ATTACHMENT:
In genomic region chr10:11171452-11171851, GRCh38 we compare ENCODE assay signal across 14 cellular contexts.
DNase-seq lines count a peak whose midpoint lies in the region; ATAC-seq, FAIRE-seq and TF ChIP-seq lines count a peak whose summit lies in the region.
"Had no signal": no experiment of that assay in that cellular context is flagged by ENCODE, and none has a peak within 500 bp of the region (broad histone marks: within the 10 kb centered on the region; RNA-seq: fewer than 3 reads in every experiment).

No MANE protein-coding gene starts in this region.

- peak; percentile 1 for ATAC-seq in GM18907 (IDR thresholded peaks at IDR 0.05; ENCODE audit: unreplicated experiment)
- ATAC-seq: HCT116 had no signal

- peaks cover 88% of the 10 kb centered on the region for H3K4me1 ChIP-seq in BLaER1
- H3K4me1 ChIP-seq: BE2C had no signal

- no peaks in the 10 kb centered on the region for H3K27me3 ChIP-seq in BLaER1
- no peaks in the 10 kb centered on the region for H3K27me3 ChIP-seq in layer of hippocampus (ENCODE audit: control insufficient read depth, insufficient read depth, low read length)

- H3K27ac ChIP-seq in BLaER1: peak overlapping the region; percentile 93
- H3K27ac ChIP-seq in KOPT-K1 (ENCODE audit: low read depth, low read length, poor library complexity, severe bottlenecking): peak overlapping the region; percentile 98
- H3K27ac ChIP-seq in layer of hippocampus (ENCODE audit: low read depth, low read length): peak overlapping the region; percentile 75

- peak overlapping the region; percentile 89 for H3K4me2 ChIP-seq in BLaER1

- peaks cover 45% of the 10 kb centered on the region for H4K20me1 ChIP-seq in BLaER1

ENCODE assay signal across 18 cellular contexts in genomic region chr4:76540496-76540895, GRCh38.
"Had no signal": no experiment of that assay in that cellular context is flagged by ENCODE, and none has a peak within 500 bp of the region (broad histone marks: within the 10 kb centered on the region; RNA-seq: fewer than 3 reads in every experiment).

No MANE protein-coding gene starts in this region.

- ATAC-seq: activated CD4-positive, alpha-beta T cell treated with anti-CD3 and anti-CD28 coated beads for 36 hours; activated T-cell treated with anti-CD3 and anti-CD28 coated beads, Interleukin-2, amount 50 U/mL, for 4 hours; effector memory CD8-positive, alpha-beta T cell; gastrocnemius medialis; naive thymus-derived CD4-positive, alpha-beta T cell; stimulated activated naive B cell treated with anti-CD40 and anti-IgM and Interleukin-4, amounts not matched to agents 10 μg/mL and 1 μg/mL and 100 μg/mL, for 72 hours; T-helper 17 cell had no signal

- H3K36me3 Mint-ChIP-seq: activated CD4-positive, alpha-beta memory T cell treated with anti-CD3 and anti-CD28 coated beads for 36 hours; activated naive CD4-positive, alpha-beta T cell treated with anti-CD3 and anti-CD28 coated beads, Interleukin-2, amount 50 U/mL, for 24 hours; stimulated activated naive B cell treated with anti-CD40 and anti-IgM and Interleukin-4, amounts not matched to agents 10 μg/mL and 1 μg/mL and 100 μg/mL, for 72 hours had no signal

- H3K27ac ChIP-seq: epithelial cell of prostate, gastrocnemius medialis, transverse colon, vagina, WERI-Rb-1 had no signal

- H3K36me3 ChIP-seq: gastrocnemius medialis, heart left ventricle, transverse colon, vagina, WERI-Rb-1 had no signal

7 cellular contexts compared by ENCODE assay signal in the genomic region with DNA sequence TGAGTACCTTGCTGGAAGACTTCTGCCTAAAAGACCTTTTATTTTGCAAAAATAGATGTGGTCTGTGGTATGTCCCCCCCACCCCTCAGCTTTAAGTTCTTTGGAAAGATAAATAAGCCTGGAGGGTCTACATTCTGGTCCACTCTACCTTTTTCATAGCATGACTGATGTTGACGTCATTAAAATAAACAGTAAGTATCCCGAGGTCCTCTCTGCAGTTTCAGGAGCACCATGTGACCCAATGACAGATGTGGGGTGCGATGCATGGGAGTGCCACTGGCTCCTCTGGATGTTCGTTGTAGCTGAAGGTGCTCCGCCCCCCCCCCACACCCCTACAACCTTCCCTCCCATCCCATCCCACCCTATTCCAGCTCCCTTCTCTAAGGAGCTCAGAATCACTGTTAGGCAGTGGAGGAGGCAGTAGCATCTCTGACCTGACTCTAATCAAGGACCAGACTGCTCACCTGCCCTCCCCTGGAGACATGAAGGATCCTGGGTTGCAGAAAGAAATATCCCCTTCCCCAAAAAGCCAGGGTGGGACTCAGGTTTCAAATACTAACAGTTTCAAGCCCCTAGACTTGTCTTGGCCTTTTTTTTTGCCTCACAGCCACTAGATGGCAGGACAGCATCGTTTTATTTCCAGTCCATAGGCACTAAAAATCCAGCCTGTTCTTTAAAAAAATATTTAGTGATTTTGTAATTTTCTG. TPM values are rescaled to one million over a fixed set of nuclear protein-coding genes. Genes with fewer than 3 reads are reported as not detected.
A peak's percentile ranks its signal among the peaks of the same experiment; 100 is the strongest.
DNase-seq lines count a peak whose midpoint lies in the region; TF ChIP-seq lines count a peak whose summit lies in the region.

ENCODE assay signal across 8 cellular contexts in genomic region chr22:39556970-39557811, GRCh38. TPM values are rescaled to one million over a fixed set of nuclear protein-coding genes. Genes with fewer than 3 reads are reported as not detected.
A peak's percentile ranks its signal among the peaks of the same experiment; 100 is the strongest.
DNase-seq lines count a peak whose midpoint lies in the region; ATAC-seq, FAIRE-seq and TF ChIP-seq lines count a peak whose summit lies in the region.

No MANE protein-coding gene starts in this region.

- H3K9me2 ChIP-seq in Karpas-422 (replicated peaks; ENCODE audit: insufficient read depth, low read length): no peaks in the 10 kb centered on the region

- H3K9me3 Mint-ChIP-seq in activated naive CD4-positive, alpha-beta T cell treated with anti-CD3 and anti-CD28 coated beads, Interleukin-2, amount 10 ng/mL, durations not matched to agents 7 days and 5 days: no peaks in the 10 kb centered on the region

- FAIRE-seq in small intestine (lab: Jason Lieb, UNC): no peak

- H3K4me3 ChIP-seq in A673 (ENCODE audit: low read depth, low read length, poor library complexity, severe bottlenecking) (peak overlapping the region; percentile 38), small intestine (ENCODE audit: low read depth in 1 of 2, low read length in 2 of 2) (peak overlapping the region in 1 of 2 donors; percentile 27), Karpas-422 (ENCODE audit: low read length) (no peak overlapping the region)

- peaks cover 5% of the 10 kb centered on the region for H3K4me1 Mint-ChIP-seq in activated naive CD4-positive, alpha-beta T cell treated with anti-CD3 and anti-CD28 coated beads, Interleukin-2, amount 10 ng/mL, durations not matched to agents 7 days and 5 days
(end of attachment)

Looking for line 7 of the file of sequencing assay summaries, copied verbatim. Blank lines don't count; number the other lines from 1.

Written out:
- peaks cover 88% of the 10 kb centered on the region for H3K4me1 ChIP-seq in BLaER1